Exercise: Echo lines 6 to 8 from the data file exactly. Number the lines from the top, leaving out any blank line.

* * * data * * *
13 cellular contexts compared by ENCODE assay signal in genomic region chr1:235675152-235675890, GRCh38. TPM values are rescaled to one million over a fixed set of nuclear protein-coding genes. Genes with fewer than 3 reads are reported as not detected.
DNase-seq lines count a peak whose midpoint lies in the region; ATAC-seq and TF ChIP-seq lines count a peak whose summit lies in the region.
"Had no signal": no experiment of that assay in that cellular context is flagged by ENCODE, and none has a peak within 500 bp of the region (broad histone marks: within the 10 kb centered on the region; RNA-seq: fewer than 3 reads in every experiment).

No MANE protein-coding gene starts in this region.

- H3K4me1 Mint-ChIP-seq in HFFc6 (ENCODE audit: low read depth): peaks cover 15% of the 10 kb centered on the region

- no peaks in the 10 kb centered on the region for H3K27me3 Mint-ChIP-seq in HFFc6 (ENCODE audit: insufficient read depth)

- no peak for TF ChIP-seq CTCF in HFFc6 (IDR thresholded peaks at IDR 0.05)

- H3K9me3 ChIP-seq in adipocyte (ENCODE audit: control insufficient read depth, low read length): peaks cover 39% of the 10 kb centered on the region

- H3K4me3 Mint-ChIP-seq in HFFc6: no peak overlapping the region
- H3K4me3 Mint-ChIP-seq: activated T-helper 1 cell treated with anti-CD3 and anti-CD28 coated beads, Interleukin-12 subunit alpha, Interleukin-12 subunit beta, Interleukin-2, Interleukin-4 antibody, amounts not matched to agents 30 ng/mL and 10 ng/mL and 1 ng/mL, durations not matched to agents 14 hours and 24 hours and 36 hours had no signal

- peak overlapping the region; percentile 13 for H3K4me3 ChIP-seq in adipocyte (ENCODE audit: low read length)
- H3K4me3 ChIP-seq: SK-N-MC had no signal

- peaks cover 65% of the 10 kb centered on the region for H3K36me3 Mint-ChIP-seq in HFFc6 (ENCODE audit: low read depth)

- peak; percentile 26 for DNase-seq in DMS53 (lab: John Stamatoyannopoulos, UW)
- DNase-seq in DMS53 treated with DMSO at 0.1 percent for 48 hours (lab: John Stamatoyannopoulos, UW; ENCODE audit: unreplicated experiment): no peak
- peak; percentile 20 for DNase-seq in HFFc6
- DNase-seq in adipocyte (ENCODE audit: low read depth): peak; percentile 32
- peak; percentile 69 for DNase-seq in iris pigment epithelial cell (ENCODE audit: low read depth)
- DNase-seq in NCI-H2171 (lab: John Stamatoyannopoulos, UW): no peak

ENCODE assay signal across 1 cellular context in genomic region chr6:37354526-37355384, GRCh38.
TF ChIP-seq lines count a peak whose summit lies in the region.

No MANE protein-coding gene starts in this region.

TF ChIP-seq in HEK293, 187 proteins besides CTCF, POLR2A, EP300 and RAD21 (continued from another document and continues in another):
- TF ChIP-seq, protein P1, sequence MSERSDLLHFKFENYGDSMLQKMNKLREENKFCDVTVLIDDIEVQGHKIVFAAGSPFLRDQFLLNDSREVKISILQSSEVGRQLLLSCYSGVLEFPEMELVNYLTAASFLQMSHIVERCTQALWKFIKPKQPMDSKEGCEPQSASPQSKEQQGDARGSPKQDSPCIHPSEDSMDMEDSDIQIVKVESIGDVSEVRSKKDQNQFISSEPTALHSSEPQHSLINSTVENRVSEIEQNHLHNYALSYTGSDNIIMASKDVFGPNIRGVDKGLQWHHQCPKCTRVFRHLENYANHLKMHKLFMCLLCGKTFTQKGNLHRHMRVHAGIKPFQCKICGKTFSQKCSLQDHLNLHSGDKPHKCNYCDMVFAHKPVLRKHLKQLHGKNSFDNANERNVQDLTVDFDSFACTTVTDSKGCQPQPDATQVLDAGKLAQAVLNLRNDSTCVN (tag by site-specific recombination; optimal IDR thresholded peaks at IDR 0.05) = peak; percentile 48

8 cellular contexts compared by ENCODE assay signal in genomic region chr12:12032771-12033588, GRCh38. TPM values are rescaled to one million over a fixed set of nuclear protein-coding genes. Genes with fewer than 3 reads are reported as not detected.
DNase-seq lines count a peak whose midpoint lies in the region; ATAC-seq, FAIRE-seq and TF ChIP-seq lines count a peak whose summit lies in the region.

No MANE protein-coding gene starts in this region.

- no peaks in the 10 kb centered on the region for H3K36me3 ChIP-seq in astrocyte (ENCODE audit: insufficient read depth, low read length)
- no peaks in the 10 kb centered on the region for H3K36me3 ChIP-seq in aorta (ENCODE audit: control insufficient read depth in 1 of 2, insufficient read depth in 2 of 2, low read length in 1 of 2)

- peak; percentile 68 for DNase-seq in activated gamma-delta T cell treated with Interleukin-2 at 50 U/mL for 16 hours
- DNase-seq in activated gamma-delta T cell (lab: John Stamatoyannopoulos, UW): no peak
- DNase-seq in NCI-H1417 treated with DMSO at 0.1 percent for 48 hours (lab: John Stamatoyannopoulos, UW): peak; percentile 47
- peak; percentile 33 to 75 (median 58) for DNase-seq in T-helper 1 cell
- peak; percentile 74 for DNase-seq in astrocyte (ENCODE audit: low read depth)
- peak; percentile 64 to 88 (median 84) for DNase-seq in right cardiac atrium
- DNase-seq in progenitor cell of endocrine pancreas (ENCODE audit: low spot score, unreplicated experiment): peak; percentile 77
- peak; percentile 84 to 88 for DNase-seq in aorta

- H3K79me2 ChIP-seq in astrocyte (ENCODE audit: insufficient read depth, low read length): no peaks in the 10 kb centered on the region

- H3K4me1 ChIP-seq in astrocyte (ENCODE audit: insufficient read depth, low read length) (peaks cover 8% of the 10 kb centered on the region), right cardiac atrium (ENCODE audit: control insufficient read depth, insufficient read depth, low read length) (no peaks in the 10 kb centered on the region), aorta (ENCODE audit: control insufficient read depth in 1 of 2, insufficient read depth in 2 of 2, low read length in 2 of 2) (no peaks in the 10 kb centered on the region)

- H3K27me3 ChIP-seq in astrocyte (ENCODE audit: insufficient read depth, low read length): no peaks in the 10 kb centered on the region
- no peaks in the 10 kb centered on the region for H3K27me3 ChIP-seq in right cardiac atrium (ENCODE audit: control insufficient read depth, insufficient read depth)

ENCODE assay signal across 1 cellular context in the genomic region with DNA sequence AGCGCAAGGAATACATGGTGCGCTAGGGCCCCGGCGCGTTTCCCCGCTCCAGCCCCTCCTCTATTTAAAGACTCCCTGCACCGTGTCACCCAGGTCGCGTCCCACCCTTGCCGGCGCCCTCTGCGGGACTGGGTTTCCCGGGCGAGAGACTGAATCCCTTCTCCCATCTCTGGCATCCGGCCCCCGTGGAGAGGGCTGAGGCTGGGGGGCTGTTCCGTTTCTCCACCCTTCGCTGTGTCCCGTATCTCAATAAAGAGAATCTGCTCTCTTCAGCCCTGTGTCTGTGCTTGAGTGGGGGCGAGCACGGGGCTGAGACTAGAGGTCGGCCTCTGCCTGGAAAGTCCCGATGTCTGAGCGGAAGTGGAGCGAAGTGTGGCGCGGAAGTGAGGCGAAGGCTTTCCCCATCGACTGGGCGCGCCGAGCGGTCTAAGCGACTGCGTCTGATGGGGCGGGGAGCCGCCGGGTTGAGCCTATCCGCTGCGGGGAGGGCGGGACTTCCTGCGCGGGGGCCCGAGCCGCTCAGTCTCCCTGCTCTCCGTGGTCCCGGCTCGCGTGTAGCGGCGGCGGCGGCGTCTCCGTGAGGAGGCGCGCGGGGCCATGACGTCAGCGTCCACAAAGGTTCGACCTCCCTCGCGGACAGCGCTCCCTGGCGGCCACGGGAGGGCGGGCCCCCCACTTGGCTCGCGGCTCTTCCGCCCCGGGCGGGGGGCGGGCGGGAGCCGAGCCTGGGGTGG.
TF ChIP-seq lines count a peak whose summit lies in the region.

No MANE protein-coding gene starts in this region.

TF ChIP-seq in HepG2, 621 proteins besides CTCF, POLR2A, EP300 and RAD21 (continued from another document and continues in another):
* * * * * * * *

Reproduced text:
- no peaks in the 10 kb centered on the region for H3K27me3 Mint-ChIP-seq in HFFc6 (ENCODE audit: insufficient read depth)

- no peak for TF ChIP-seq CTCF in HFFc6 (IDR thresholded peaks at IDR 0.05)

- H3K9me3 ChIP-seq in adipocyte (ENCODE audit: control insufficient read depth, low read length): peaks cover 39% of the 10 kb centered on the region